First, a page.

I've lost track of all the businesses that have occupied the space at 4315 N. Orange Blossom Trail in Orlando. I'm pretty sure my first encounter with the massive property on the shore of Lake Fairview was with Shooters Waterfront, an Orlando version of the Intracoastal Waterway hot spot from Ft. Lauderdale that opened here in 1990.
I know that it was a nightclub called Park Avenue, and I seem to remember that it was also known as Empire at one point.
Tim Webber, who operated a popular catering business for years in Orlando took over the space in 1996. Tim Webber's Pavilion by the Lake was a catering commissary as well as a place for private functions and parties. When I wrote in the Orlando Sentinel in November 1996 about a Sunday brunch he offered at his new place, I began the review, "What a smart thing Tim Webber has done." Two months later he filed for
So to say that the property has had a troubled past is perhaps an understatement.
George Miliotes has announced the appointment of Ron Rupert as executive chef for his long-awaited Wine Bar George at Disney Springs. Along with the announcement came word that the restaurant is now scheduled for a spring opening. The statement even specified spring of 2018, so that's encouraging.
WBG was first announced here in Dec. 2015, when Miliotes was still getting his paychecks from Darden Restaurants. We covered the ground breaking ceremony in Nov. 2016 and may have even mentioned in the middle of last year that the wine bar would be open by now.
But the delays are probably an indication of the scope of the project. Don't confuse "wine bar" with a small operation. Wine Bar George will be a two-story operation with seating for 210 guests. When he first announced the concept, Miliotes estimated it would cost between $4 and $6 million.
Fans of Mykonos, the popular little Greek restaurant that closed more than 15 months ago, take heart: If the permitting gods smile on the Longwood eatery's new hood, it could reopen sometime in March.
According to owner Tina Karoutsos, the restaurant was forced to close when the management of Springs Plaza, where the restaurant had been since 2000, did not renew its lease. She said that the space was needed so that a medical clinic could expand.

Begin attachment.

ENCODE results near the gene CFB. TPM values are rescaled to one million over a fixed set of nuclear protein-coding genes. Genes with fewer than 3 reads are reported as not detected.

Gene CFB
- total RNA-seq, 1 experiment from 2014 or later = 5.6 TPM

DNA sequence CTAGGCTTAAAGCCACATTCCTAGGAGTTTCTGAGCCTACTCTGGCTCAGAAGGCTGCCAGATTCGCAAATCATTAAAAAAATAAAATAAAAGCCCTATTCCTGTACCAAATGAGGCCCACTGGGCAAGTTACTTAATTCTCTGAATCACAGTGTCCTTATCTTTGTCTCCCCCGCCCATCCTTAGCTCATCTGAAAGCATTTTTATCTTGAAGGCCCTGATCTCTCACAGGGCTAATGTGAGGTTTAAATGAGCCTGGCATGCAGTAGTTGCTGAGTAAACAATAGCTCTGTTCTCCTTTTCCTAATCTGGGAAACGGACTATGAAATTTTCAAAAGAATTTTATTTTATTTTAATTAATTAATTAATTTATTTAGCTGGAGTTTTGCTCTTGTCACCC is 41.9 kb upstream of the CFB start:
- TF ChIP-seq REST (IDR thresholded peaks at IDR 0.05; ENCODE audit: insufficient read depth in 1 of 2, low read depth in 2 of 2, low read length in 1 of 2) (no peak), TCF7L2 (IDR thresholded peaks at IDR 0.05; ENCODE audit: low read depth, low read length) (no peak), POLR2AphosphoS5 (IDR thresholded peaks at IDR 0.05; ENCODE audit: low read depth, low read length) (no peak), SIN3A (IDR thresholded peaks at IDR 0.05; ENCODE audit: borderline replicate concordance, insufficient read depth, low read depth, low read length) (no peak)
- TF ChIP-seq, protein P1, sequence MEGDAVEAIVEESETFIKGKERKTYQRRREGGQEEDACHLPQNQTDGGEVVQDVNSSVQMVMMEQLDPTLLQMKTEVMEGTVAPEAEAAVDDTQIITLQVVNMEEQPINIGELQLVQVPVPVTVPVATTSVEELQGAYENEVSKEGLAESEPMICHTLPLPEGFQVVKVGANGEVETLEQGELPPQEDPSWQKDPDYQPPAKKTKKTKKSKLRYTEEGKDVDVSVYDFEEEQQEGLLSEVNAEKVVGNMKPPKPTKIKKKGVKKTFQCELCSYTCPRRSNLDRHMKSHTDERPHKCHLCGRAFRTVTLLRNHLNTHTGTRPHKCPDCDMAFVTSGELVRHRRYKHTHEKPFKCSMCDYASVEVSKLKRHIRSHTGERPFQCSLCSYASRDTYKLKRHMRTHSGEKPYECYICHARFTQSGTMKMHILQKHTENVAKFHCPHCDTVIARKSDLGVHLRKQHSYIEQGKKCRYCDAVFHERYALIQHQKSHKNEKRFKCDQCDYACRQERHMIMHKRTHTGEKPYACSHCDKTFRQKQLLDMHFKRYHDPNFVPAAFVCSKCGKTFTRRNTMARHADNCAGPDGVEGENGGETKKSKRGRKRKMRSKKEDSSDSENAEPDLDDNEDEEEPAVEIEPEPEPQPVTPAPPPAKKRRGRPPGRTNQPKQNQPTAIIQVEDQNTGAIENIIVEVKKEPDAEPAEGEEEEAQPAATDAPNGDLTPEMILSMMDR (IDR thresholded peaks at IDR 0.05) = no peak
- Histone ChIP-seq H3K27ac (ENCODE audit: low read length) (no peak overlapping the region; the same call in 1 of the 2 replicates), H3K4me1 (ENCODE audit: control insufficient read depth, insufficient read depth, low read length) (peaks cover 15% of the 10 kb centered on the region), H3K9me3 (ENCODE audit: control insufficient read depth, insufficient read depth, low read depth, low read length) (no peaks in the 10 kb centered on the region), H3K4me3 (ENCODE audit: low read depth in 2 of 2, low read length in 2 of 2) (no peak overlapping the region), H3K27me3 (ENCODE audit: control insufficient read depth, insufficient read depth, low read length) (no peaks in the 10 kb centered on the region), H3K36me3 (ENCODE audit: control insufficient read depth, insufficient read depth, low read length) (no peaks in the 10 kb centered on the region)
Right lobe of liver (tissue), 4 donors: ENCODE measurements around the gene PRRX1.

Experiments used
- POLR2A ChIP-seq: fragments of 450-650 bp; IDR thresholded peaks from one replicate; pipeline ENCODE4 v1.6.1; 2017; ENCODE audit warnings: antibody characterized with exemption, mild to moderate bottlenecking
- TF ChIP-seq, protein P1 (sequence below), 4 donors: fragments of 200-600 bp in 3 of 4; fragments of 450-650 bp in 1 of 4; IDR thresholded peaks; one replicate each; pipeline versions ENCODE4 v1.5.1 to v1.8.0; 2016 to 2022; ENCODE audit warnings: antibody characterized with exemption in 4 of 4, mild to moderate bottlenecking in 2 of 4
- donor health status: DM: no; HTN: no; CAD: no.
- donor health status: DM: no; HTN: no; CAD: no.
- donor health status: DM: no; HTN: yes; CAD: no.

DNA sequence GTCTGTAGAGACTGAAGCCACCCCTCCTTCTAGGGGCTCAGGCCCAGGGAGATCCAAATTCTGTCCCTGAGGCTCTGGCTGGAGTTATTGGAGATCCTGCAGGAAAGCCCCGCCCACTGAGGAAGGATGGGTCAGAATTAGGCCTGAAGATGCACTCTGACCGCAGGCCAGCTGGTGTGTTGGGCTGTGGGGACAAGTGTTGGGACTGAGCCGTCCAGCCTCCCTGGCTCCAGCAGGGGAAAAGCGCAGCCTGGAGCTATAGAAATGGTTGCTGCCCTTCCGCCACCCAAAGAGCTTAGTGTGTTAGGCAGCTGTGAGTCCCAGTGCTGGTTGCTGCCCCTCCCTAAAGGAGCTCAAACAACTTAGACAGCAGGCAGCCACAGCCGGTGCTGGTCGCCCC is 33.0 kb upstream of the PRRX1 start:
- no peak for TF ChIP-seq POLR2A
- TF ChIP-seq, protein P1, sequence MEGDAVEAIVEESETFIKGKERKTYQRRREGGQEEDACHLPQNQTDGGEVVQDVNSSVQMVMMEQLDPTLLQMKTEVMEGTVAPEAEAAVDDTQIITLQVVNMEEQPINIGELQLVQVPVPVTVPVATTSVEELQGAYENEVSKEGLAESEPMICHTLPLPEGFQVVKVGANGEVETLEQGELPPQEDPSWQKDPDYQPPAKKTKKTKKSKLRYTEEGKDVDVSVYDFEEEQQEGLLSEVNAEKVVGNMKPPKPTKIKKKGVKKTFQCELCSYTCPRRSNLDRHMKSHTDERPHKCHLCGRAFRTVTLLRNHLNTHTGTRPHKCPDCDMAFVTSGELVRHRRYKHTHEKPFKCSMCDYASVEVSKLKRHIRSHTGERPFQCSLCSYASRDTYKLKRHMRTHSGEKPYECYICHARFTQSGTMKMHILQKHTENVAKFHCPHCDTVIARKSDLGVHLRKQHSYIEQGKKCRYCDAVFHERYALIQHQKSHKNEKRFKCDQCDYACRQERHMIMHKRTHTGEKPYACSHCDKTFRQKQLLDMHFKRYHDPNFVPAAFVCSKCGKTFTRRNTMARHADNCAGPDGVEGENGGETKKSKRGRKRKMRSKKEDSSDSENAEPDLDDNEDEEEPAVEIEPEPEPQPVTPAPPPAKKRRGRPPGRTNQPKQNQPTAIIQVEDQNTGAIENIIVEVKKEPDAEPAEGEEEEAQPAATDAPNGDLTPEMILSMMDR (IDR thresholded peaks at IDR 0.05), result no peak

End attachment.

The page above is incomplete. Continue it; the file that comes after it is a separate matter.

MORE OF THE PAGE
Carmel Kitchen Wine Bar, a fledgling chain out of the Tampa area, has closed its Winter Park location barely five years after opening there. The casually upscale concept had previously tried a second Central Florida location, in Altamonte Springs, that was shorter lived.
Reviewed here in 2013, Carmel, which opened with the name Carmel Cafe but changed to Kitchen, presumably to ease its way into other states where the name might already be in use, was warmly accepted for its food and atmosphere, if not immediately for its service. When it opened, it featured menus and wine lists on iPads, with varying results -- the information was not always accurate and some guests recoiled at the thought of using devices that had just been finger-swiped by guests at another table.
If you missed out on the April dates for our trip to France, take heart: New dates have been added for June.
We'll be traveling to Paris and Lyon June 23 through 30. Chef Kevin Fonzo and I will lead the tour, which is being curated by Art in Voyage -- Beyond Travel. We have a lot planned -- even if you're a frequent visitor to France, you'll love some of the "insider" things we have planned, including an exclusive dinner at Jules Verne in the Eiffel Tower, a day-trip to Champagne country, and a cooking class using the ingredients gathered from a local market. In Lyon, we'll pay our respects to Paul Bocuse by visiting his famous restaurant.
I'm especially looking forward to showing you some of my favorite restaurants (they're not all Michelin-starred, some are hidden neighborhood gems) and taking you on a tour of one of the area's market streets to gather a picnic feast, like I did last month (photo above).
Well, here's the latest trend to hit the restaurant industry: surge pricing.
This is the concept that says the more people want something the more it should cost. It's a key element of supply and demand. And most people are familiar with it today as a ploy employed by ride-sharing services like Uber and Lyft. If you've used those services you probably know that the cost for a ride can vary depending on time of day -- rush hour, say -- or the weather. The next time it starts to sprinkle, open up your Uber app and watch the estimates for a ride start going up as the rain comes down.
But these gig economy giants didn't invent surge pricing, it's been around for ages. You've certainly have noticed that an airline ticket for will cost more if you're flying on a holiday. Heck, tickets for the same route on the same day can be priced differently -- you can usually save some money by agreeing to get to the airport at 5 a.m. instead of 9.